Williamson County Board of Education OKs pay raises and incentives to retain teachers, staff
Williamson County Schools Superintendent Jason Golden (third from right) addresses school board members Jan. 18. The board voted unanimously to advance a mid-year pay raise and other measures related to staff retention and the district's growth. (Martin Cassidy/Community Impact Newspaper)
The three separate measures, approved 10-0 at the board’s regular meeting, include a mid-year 3% pay increase for all teachers and a $1 pay increase for all hourly staff at a cost of $3.9 million through fiscal year 2021-22. Another $3.4 million is being requested to pay salary and benefits for 44 already on the job regular and special education teachers hired this year to handle unexpected growth in the student population.
The board also approved a $5,000 retention bonus to district school psychologists, a position where the district currently has 12 vacancies for 54 positions, officials said.
“We hope our staff recognizes that we’re doing what we can within the funding that we have to make a difference for them,” Williamson County Schools Superintendent Jason Golden said.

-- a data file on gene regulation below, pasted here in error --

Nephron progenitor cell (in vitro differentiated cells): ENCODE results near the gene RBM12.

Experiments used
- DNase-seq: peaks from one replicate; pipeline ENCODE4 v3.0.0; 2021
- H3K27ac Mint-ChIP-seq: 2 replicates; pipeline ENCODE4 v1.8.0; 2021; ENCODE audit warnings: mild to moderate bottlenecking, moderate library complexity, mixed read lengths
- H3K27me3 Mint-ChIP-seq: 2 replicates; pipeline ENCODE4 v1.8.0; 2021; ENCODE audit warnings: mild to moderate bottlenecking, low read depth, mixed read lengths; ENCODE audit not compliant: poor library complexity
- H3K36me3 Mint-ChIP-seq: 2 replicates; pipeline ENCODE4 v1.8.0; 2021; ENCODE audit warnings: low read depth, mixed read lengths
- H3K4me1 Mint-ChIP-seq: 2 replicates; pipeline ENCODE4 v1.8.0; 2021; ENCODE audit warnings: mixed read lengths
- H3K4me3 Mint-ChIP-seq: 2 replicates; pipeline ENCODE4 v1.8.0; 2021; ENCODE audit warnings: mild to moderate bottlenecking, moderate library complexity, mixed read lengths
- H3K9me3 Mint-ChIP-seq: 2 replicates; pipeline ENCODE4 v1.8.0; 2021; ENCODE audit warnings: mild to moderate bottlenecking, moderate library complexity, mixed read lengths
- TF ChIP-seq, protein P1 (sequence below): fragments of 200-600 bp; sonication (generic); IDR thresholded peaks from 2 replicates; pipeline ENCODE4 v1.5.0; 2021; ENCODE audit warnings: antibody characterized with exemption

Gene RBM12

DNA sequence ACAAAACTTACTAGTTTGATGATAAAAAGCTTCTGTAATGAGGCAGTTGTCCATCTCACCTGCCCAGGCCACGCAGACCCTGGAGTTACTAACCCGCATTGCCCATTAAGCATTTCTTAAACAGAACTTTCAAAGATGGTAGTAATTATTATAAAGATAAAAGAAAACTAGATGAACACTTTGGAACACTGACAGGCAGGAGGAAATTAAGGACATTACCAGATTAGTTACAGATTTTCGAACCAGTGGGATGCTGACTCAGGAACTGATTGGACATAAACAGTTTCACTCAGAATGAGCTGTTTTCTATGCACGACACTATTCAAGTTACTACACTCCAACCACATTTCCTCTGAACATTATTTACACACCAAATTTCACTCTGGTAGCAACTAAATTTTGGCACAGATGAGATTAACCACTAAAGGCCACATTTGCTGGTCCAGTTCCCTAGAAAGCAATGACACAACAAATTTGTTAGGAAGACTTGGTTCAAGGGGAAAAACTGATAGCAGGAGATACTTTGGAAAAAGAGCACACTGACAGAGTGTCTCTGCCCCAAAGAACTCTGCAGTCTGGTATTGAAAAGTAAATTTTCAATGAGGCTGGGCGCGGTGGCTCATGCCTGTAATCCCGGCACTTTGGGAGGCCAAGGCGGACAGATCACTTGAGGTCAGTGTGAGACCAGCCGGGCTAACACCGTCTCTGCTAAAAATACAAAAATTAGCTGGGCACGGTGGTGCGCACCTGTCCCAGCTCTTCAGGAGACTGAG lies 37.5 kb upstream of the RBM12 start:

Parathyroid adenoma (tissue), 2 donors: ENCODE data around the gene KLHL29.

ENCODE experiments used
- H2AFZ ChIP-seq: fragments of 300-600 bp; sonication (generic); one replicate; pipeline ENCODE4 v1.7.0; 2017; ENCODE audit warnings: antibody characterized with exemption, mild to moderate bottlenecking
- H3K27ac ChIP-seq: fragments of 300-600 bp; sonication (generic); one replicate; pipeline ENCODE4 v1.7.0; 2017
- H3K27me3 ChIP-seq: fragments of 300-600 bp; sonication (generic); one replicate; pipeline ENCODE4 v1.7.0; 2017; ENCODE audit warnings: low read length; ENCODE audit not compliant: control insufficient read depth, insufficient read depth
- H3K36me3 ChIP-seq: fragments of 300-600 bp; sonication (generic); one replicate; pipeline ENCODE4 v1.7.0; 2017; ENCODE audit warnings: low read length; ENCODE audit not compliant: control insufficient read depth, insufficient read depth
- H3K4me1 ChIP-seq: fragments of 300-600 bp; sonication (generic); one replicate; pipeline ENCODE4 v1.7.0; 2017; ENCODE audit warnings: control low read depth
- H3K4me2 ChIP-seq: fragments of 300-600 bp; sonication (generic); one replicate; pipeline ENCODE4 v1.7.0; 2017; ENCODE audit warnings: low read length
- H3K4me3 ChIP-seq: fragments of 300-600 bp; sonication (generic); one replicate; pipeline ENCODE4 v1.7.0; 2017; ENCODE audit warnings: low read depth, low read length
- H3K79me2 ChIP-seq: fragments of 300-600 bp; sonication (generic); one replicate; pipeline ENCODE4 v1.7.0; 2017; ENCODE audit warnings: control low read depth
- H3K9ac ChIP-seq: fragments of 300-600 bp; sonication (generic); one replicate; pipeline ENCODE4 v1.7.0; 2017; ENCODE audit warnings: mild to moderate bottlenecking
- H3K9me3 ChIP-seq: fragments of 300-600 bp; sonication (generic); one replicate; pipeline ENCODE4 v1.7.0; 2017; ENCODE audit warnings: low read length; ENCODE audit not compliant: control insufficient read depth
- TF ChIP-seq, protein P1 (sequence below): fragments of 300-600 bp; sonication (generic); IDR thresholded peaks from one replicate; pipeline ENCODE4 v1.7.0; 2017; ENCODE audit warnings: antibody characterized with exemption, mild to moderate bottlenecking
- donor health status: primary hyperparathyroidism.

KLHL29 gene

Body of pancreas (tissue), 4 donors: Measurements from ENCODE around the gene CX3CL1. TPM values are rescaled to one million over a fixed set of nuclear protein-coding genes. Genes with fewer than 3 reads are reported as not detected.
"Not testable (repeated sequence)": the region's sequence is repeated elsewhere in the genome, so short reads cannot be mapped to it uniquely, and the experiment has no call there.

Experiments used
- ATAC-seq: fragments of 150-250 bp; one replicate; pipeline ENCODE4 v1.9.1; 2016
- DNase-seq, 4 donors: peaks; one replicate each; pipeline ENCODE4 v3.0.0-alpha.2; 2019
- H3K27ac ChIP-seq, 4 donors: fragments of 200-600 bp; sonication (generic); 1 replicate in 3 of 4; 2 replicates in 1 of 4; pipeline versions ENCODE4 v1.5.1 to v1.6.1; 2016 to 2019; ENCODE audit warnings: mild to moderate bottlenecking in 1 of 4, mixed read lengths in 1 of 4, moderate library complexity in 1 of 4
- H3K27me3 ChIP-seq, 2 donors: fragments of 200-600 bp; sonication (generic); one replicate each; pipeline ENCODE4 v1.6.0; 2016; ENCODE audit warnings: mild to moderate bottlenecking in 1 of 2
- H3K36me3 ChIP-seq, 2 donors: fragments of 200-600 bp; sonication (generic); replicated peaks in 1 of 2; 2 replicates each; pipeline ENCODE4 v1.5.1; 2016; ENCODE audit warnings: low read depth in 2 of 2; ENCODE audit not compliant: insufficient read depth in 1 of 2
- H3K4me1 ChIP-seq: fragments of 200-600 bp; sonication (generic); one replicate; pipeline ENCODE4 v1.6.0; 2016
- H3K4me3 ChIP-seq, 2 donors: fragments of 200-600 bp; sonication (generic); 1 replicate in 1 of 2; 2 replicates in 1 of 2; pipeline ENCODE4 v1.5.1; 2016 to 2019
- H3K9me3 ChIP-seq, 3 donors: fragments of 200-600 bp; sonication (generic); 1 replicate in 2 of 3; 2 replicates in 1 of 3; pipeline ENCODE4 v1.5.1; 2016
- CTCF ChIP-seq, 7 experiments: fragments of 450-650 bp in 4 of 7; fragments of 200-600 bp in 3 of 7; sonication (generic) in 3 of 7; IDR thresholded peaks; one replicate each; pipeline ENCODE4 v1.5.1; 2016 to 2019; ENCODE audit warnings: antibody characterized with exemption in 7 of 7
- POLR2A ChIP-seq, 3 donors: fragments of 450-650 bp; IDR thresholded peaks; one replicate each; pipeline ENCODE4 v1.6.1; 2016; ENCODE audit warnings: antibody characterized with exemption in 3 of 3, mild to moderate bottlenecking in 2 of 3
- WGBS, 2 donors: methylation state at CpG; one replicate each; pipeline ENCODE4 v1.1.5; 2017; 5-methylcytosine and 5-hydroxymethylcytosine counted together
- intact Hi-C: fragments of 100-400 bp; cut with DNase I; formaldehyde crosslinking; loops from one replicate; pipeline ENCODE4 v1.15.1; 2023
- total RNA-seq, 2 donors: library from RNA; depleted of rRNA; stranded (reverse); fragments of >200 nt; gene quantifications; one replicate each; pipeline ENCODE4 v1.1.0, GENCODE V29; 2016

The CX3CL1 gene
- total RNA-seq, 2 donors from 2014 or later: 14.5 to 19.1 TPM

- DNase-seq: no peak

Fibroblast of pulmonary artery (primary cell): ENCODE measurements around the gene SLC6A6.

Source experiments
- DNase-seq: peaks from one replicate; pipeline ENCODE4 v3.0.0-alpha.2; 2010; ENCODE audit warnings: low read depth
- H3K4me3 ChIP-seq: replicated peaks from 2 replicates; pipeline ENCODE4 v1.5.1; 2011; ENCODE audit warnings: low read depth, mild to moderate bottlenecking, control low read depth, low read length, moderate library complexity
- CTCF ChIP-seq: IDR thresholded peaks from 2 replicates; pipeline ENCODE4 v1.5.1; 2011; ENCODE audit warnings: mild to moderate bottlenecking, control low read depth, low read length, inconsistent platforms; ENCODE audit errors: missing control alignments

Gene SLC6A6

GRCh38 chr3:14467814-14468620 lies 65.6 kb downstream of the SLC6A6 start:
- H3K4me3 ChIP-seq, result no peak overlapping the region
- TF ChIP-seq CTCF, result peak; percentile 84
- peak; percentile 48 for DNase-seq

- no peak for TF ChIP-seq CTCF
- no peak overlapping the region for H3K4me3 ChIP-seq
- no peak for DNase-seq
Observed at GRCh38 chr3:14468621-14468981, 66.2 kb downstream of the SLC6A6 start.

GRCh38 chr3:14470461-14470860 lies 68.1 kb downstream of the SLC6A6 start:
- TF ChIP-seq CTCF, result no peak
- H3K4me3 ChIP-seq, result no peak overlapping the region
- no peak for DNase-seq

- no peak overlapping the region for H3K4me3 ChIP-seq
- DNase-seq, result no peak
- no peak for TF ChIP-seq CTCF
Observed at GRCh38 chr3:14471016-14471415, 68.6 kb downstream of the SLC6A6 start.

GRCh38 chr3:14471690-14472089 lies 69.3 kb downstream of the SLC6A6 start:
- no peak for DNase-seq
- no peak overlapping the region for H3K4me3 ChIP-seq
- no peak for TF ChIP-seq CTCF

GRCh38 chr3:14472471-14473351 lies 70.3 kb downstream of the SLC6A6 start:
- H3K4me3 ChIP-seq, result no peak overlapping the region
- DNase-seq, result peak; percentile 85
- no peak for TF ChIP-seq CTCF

Rachel Farmer, assistant district superintendent of budget and finance, said the district can comfortably afford the pay raises and incentives from a windfall in the district's share of sales tax revenue this year, which was up 30% year over year in 2021.
“I’m confident enough to say to you that even if it did drop off and these levels back out that we will be fine with existing revenue that we’ve already taken in,” Farmer said. “Even with a 7% increase in sales tax next year, which is in line with what it has been in the past years, we would still be able to find the money.”
If approved by the Williamson County Commission next month, the raises would be effective Feb. 1 with workers receiving them in their Feb. 28 paychecks.
Golden said district officials will continue to grapple with the need to consider higher salaries and other changes to burnish the district's appeal for teachers and workers who often have more opportunities due to a slew of teacher retirements during the COVID-19 pandemic.
"An area we are really working on is providing a living salary for our staff," Golden said. "In February I want to share some details from our human resources folks with some really good data and projections for the next year."